School flexibility legislation is much-neededPublished 11:00pm Wednesday, February 13, 2013
Efforts to give local school districts more flexibility and control seem to be moving through the Alabama Legislature.
Last week, a House committee passed its version of the school flexibility bill, which was supported by a large coalition of education and business association and opposed primarily by the Alabama Association of Educators, the state’s largest teachers’ organization.
On Wednesday, the Senate Education Committee passed another version of the bill, this one including an amendment that protects tenure rights of teachers and seeks to ensure the bill isn’t used to create charter schools.
This legislation, which would give local districts more flexibility in dealing with state education laws, is critically important. Whether it’s determine the best calendar for starting and ending the school year, setting local start times, or determining how schools will address shortfalls in standardized testing, local districts need the ability to meet local community needs. And while some state oversight and standards are important, it’s more valuable that our local districts be given both the responsibility and the opportunity to best use their resources to educate and prepare their students.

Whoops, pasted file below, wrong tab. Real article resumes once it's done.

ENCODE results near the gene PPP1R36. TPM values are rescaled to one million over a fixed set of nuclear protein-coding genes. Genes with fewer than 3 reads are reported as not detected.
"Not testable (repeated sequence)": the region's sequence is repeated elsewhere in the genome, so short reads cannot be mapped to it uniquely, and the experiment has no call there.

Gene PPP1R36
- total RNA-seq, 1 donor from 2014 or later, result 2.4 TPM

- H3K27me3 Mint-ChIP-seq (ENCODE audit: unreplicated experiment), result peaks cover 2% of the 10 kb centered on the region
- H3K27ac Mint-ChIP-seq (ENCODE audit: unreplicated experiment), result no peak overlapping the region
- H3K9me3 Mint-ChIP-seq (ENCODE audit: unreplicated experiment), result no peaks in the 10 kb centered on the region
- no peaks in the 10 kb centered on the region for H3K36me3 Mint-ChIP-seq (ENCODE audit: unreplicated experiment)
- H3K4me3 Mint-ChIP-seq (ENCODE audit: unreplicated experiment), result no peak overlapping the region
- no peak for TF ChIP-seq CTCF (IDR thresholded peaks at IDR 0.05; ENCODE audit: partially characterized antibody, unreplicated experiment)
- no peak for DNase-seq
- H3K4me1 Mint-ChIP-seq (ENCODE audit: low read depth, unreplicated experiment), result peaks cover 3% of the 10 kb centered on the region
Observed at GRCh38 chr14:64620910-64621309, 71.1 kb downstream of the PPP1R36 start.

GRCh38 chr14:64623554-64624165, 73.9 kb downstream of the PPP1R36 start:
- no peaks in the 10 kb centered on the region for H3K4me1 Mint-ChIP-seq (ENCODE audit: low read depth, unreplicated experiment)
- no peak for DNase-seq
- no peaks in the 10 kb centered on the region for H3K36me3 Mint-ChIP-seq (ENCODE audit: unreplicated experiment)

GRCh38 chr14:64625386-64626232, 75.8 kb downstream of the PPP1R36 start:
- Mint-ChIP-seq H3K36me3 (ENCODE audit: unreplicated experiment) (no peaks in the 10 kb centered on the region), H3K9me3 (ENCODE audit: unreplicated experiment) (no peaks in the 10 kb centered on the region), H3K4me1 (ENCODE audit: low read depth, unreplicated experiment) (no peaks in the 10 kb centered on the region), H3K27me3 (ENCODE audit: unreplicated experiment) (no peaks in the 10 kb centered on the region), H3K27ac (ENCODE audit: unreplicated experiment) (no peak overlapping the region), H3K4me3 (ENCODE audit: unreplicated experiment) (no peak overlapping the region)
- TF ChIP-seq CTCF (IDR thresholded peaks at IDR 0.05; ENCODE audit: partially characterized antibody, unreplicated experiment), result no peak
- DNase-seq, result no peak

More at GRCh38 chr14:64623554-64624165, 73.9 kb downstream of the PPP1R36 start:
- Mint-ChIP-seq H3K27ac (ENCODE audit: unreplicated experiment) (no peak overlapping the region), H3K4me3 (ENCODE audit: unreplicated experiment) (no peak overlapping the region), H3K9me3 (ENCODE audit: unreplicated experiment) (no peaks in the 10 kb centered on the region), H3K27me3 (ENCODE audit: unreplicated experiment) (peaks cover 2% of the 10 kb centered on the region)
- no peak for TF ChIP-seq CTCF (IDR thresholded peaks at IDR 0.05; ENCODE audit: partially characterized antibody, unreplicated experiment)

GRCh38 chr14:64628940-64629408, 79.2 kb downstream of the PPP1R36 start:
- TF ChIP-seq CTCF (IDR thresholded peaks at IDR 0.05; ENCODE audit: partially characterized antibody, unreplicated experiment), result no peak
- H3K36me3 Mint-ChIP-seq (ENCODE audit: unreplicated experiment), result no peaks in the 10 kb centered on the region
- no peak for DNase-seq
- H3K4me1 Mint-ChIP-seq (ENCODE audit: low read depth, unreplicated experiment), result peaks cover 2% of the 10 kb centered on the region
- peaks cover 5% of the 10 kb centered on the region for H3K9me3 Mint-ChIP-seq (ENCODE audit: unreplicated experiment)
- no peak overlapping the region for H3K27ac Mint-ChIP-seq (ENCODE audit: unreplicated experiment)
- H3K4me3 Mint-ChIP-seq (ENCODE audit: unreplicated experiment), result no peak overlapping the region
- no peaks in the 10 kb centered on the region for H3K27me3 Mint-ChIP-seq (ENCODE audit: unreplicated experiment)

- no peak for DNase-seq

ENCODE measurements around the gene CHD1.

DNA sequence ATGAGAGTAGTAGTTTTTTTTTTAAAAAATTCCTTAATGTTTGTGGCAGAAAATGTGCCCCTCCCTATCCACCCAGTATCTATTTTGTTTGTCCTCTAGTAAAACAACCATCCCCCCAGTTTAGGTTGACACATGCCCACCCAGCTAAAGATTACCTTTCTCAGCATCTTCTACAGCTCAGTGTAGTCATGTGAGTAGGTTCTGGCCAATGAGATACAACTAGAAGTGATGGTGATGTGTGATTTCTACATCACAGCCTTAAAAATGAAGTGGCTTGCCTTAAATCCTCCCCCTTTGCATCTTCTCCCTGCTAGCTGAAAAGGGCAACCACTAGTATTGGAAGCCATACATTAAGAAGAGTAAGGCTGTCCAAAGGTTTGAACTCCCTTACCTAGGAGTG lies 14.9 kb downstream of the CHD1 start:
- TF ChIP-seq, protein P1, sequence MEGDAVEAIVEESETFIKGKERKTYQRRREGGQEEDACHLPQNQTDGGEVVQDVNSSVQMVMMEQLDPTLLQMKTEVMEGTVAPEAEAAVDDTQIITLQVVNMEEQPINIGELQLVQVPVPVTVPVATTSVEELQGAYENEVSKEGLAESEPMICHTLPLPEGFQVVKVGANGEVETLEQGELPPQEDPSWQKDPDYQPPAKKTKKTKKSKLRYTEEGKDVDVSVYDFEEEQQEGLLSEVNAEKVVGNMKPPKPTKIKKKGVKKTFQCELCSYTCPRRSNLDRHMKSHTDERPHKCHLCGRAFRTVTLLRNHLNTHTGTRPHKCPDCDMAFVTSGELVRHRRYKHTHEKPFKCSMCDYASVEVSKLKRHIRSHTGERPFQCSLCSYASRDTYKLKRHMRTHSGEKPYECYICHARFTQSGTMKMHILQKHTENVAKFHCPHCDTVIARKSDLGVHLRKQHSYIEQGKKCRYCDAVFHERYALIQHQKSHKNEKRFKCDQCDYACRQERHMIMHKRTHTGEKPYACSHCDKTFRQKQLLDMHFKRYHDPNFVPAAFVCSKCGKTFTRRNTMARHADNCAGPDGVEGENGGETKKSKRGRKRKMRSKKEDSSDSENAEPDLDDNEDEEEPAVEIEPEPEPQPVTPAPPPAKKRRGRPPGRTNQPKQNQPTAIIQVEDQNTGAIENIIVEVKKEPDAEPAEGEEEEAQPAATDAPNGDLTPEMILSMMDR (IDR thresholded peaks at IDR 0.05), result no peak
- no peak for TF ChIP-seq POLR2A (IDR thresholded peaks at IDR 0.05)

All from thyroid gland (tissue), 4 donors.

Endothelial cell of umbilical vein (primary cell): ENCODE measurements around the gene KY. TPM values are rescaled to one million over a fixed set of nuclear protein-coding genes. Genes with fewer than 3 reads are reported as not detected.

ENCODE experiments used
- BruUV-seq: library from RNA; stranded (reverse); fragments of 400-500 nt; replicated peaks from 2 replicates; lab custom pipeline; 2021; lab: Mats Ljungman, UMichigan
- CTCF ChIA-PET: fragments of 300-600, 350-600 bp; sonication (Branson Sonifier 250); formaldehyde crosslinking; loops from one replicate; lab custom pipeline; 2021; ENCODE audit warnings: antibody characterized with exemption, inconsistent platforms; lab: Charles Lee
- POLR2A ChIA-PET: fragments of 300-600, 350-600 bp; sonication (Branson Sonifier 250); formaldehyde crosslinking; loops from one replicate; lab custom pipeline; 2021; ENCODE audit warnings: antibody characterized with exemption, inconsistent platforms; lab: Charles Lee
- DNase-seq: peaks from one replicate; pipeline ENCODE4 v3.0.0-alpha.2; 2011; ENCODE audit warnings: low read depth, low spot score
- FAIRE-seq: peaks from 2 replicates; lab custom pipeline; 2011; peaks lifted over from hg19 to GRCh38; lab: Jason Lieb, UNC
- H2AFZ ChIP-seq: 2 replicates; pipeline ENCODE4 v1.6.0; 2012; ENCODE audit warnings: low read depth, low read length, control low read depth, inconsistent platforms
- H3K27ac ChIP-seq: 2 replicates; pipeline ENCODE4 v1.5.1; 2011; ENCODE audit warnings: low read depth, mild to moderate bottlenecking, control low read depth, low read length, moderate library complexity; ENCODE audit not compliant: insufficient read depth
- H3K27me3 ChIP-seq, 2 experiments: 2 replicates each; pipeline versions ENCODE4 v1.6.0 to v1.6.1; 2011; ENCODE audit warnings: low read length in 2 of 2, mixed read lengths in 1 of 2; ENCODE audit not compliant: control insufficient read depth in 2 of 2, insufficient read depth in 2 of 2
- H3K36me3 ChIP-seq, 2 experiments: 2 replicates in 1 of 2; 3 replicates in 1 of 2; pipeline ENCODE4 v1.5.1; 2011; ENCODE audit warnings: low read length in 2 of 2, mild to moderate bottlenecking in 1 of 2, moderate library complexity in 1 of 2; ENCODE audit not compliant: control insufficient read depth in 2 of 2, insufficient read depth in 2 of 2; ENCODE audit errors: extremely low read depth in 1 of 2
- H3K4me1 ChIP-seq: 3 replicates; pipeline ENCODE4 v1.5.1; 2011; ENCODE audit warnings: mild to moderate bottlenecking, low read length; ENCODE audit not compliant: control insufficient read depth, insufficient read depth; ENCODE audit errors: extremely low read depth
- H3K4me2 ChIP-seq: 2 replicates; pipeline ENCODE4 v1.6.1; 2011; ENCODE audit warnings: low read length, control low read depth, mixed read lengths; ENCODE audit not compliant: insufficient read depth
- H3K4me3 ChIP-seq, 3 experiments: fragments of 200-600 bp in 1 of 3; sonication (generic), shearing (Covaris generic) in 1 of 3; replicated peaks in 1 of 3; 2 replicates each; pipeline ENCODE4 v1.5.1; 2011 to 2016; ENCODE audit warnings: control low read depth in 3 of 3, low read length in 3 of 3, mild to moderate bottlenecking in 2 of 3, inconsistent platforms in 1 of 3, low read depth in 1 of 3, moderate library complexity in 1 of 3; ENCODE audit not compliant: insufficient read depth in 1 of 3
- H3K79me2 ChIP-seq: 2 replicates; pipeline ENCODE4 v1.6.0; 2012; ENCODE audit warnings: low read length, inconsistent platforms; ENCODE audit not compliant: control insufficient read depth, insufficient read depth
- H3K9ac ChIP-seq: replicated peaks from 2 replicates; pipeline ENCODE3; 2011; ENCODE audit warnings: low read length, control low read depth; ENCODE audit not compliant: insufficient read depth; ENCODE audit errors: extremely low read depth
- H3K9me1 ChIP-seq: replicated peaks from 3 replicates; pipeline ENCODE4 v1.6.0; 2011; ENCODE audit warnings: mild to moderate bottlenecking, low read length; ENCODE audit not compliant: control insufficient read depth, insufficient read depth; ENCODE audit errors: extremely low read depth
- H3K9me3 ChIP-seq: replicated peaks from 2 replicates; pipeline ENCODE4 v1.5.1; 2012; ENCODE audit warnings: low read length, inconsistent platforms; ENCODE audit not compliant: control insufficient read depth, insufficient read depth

The legislation still has a long way to go before becoming law, but the concept has the support of the state’s Republican lawmakers and key education groups, including the A+ Education Partnership, the Association of School Boards and the state superintendent of education.
We hope the Alabama Legislature will take a bold step forward and pass a school flexibility bill this session. In doing so, we can start to return local control of our schools to the districts where teachers, administrators and parents are working to make a difference.